Following the introduction of the Haemophilus influenza type b (Hib) vaccination in 1992, childhood epiglottitis has become rare. It can also be caused by the same aerobes that cause peri-tonsillar abscesses. However, children who are fully immunised can still get Hib culture positive epiglottitis.


There is a rapid onset of pyrexia, sore throat, muffled speech, drooling and stridor. The child usually looks unwell; sitting forwards, mouth open, drooling with tongue protruding [41].

The child should reassured. Do not attampt any intervention that upsets the child nor should you undertake oropharyngeal inspection as this could precipitate complete airway obstruction.


Management of this condition remains controversial. The cornerstone is not to distress the child as this can precipitate complete airway obstruction.

Oxygen should be administered if the child is hypoxic.

In the first instance, intravenous antibiotics should be administered, if intravenous access can be achieved without distress.

Treatment choice is by hospital guideline with a third-generation cephalosporin being a reasonable choice.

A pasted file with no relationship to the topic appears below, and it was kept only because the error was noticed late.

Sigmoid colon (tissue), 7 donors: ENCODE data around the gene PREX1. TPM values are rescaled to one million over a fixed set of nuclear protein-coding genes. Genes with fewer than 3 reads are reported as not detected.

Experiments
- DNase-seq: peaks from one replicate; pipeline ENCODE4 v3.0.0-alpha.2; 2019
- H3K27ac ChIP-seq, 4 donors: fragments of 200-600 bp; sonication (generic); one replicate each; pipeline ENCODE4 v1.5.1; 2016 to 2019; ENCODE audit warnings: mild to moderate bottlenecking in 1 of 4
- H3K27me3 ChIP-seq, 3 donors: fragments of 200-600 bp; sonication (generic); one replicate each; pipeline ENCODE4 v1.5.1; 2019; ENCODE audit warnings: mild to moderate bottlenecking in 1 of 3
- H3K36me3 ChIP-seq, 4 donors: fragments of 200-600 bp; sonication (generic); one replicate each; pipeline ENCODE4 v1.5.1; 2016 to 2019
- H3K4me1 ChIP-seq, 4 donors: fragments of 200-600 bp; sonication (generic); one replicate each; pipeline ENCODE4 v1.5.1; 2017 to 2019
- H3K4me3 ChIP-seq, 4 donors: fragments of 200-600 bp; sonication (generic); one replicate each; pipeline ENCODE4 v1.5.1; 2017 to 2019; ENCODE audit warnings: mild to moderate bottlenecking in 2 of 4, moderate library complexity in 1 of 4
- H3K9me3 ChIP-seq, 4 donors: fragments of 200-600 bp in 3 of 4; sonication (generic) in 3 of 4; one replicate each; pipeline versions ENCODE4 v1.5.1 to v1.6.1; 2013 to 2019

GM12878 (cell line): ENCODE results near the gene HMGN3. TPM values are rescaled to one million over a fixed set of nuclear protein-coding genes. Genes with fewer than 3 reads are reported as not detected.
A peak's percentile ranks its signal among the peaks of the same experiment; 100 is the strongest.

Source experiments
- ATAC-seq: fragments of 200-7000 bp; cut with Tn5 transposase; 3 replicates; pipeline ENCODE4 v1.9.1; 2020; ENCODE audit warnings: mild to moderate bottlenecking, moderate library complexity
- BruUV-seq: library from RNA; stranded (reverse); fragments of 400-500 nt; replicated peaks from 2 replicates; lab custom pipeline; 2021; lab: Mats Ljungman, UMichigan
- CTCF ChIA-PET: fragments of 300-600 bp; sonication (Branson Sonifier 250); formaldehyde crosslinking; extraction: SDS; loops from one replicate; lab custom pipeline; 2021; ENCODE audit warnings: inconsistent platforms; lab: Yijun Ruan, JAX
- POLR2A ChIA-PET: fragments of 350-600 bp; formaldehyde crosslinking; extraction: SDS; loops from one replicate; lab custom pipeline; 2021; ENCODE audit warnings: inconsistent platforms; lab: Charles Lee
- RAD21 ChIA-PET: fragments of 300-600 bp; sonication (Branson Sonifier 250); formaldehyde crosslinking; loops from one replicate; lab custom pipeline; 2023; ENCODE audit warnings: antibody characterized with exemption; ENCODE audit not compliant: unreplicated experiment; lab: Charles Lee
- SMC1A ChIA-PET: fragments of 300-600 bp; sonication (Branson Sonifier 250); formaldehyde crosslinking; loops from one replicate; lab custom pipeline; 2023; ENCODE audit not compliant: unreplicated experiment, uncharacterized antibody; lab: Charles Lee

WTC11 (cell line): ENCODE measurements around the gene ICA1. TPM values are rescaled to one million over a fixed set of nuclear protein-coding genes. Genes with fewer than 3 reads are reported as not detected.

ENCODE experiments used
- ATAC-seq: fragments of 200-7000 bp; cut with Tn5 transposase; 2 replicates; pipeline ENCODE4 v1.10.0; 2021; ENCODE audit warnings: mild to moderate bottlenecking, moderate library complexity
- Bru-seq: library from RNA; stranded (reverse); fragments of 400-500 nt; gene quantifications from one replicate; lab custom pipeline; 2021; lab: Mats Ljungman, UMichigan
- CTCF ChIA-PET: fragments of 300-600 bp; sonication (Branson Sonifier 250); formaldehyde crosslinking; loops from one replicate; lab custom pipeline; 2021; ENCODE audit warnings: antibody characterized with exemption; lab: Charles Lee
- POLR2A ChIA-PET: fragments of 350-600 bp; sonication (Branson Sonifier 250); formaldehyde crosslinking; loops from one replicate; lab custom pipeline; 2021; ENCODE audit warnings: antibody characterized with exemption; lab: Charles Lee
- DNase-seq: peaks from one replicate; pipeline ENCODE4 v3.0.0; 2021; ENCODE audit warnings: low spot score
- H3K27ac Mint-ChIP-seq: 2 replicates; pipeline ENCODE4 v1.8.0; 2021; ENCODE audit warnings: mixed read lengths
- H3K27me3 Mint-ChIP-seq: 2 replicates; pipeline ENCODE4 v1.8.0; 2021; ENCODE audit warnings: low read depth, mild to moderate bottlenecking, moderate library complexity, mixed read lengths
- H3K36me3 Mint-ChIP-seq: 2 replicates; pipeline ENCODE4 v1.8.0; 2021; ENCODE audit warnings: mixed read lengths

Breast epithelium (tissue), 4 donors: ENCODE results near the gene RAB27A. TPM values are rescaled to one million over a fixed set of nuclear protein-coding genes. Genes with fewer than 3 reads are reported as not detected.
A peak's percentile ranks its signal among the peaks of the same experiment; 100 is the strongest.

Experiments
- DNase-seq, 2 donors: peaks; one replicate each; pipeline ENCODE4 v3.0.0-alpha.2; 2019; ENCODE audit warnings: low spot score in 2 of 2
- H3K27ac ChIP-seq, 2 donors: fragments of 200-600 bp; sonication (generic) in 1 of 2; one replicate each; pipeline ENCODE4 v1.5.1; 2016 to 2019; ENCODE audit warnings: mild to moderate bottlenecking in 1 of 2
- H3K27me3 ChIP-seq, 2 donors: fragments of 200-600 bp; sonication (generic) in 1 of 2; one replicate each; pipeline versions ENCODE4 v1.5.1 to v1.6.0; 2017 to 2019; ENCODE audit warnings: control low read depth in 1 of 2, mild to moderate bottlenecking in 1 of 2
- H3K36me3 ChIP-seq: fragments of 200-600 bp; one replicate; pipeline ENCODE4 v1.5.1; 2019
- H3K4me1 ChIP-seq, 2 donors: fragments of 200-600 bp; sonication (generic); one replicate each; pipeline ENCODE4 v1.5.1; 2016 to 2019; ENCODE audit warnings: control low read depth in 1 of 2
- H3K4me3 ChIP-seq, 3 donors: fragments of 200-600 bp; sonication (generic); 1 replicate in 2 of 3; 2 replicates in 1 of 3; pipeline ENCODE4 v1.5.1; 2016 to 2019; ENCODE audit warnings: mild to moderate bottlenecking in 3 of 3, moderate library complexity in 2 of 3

Children under 6 years of age require urgent intubation, ideally in theatre by an experienced anaesthetist with an ENT surgeon present [42]. If there is no time to transfer the child to theatre, then a difficult intubation trolley and cricothyroidotomy kit must be ready.

In those over the age of 6 years, observation may be an option following consultation with an ENT and PICU consultant [43].  The average time for children to remain intubated is 48 to 96 hours. Extubation occurs when direct visualisation of the epiglottis confirms that the inflammation of the epiglottis and surrounding tissues has resolved [44].

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